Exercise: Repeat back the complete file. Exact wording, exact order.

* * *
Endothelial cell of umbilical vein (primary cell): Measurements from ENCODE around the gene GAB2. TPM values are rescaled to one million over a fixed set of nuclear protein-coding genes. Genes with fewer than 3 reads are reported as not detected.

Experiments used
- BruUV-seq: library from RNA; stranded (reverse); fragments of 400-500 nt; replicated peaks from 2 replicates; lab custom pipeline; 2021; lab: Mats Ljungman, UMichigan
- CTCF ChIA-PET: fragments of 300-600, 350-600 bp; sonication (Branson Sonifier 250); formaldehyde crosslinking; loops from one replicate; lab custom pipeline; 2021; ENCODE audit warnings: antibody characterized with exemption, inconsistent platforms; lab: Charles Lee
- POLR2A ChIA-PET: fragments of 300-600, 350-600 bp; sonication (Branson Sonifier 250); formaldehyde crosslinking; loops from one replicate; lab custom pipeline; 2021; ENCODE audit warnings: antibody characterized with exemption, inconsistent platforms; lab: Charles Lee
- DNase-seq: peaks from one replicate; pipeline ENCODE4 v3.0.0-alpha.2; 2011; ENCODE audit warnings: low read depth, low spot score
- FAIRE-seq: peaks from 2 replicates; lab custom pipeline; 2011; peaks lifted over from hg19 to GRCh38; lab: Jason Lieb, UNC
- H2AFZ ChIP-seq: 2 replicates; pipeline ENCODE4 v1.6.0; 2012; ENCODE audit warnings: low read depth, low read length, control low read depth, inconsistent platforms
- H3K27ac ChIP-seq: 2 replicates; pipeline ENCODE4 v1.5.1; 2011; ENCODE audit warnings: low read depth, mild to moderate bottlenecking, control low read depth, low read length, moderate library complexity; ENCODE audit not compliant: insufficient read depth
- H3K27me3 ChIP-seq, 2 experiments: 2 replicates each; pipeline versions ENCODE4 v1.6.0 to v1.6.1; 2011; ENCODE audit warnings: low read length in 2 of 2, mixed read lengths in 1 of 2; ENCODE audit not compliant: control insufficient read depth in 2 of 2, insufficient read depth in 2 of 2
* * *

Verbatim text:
Endothelial cell of umbilical vein (primary cell): Measurements from ENCODE around the gene GAB2. TPM values are rescaled to one million over a fixed set of nuclear protein-coding genes. Genes with fewer than 3 reads are reported as not detected.

Experiments used
- BruUV-seq: library from RNA; stranded (reverse); fragments of 400-500 nt; replicated peaks from 2 replicates; lab custom pipeline; 2021; lab: Mats Ljungman, UMichigan
- CTCF ChIA-PET: fragments of 300-600, 350-600 bp; sonication (Branson Sonifier 250); formaldehyde crosslinking; loops from one replicate; lab custom pipeline; 2021; ENCODE audit warnings: antibody characterized with exemption, inconsistent platforms; lab: Charles Lee
- POLR2A ChIA-PET: fragments of 300-600, 350-600 bp; sonication (Branson Sonifier 250); formaldehyde crosslinking; loops from one replicate; lab custom pipeline; 2021; ENCODE audit warnings: antibody characterized with exemption, inconsistent platforms; lab: Charles Lee
- DNase-seq: peaks from one replicate; pipeline ENCODE4 v3.0.0-alpha.2; 2011; ENCODE audit warnings: low read depth, low spot score
- FAIRE-seq: peaks from 2 replicates; lab custom pipeline; 2011; peaks lifted over from hg19 to GRCh38; lab: Jason Lieb, UNC
- H2AFZ ChIP-seq: 2 replicates; pipeline ENCODE4 v1.6.0; 2012; ENCODE audit warnings: low read depth, low read length, control low read depth, inconsistent platforms
- H3K27ac ChIP-seq: 2 replicates; pipeline ENCODE4 v1.5.1; 2011; ENCODE audit warnings: low read depth, mild to moderate bottlenecking, control low read depth, low read length, moderate library complexity; ENCODE audit not compliant: insufficient read depth
- H3K27me3 ChIP-seq, 2 experiments: 2 replicates each; pipeline versions ENCODE4 v1.6.0 to v1.6.1; 2011; ENCODE audit warnings: low read length in 2 of 2, mixed read lengths in 1 of 2; ENCODE audit not compliant: control insufficient read depth in 2 of 2, insufficient read depth in 2 of 2